Why bots aren’t after your job

Kieran Snyder
Aug 13, 2018 · 4 min read

Job automation talk is everywhere. Will AI replace us? Will robots make it hard for people to find work? If bots take jobs, should they pay taxes? Do we need a Universal Basic Income to offset the impact of automation in our employment market?

While these are all significant questions, they miss two critical points. First, many traditional enterprise jobs have already been reinvented by automation. Second, the automation revolution is not always forced on workers from above.

Job automation often starts with someone on the job who recognizes an opportunity for automation to make their tedious tasks go faster, allowing them to focus on the more human side of the job. Automation can help with the tedium, but it can’t cover more strategic work. A bot might be able to schedule a meeting for you, but it can’t fill in for you in the meeting. Bots can have a pre-programmed conversation with you, but they aren’t able to go off-script when you say something unexpected.

Here at Textio, we talk a lot about augmentation vs. automation. Textio (and the other augmented productivity software that is popping up across the enterprise) augments people’s abilities. This software works a little like a superhero suit: put it on, and it gives you superpowers you didn’t have on your own.

In the meantime, people across the enterprise are increasingly automating away the tedious tasks in their day-to-day jobs.

Customer success roles provide a great example. To get hired doing customer success at Textio and most other SaaS companies, you need to shine in two main areas: ability to use data to create a compelling narrative, and building a common narrative of success with your customer that grows with time.

But increasingly, there is another skill that supports this foundation: You are more effective if you can find interesting patterns in large data sets without the help of an outside engineer. In our line of work, finding interesting data patterns means that you have at least basic scripting ability. With the growing ubiquity of machine learning in all kinds of software products, it’s clear that this will be a required skill — not just at Textio, but everywhere.

The reinvention of customer success is not unique. Work across the enterprise has become increasingly technical. It is no longer unusual to find project managers creating complex Excel macros, ops professionals building tools to automate the collection of sales data, or user researchers writing SQL queries to understand large data sets. For these and many other roles, people who can combine a solid technical foundation with traditional skill sets (storytelling, relationship building, etc) are more successful than people with the traditional skill sets alone.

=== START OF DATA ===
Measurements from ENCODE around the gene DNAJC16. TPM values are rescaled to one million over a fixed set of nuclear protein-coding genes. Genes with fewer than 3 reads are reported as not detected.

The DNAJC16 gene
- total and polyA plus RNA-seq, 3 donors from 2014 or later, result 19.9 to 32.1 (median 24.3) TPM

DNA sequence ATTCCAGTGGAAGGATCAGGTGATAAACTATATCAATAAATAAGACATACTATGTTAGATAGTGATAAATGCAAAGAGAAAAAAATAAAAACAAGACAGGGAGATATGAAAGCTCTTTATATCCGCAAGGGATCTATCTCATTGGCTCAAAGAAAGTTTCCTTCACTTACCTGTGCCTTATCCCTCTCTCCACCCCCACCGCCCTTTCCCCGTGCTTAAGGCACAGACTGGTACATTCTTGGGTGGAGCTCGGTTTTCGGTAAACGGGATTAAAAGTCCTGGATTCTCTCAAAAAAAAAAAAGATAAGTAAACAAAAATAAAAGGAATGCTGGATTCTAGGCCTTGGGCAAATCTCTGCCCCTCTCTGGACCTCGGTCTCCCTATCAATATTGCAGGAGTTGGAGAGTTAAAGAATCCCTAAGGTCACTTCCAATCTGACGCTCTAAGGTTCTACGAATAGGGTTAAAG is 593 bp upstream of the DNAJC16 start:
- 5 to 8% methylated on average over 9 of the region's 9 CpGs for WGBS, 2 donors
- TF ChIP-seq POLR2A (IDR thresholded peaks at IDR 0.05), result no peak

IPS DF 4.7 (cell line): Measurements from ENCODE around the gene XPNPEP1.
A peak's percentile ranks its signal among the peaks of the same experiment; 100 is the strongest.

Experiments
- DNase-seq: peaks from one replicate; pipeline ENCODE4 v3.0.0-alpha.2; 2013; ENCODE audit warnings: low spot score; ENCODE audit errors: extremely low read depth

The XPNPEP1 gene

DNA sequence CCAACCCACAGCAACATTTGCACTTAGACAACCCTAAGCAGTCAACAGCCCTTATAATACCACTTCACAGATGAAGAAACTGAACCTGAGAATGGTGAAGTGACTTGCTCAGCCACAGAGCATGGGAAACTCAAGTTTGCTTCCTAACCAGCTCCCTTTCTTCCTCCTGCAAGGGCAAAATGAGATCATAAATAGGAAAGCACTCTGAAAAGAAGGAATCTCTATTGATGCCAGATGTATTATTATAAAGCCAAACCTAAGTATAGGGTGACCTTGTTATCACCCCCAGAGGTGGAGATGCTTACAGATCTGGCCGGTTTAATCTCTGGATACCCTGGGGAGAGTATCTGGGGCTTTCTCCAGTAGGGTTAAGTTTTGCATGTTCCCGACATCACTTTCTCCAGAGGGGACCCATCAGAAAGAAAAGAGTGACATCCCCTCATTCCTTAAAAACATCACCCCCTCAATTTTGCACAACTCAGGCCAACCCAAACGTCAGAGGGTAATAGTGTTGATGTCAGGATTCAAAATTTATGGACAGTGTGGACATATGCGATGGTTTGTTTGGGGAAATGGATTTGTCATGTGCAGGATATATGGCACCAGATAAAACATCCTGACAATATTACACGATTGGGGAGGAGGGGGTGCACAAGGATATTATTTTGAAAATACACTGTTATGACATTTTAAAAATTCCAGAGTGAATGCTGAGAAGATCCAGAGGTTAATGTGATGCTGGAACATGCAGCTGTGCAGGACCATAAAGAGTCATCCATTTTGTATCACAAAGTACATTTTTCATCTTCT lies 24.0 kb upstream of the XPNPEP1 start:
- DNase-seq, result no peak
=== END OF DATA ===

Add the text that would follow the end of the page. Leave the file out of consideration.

Even where coding is not required, many enterprise workers are now expected to use predictive automation technology as a part of doing their best work. Sales leaders who collect and respond to deep and specific data about what has worked in the past are better sellers. Marketers with the tools to quickly test and evaluate collateral performance can make adjustments faster. And as we’ve seen at Textio, hiring teams that use our enormous data set to craft their job posts fill roles almost 20% faster, with nearly 15% more people applying from underrepresented groups.

What is happening in many of these cases is not job replacement, but job reinvention: people are augmenting their traditional skill sets with automation to get deeper data insights, faster product throughput, and operational improvement. Companies that work with automation, data, and learning loops simply outperform companies that do not. Want to learn the three critical questions to ask before investing in learning loop AI for your workplace? Register for our upcoming livecast here.

Despite the prevalence of automation in job reinvention, the ability to work with people has never been more critical. Go back to that customer success engineering role for a minute. Data is only as good as the context surrounding it. Telling stories with data, and even figuring out which data to collect in the first place, is a fundamentally human task. Our customer success engineer is as served by their background in psychology, linguistics, or business as they are by their scripting ability.

Look to the bottlenecks in your work and I’ll show you where job augmentation is coming faster than you think. It just takes someone already on the job to recognize the opportunity.

Learn more about how language impacts your hiring at textio.com

Textio Blog

Writing about the future of writing

Kieran Snyder

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Textio Blog

Writing about the future of writing

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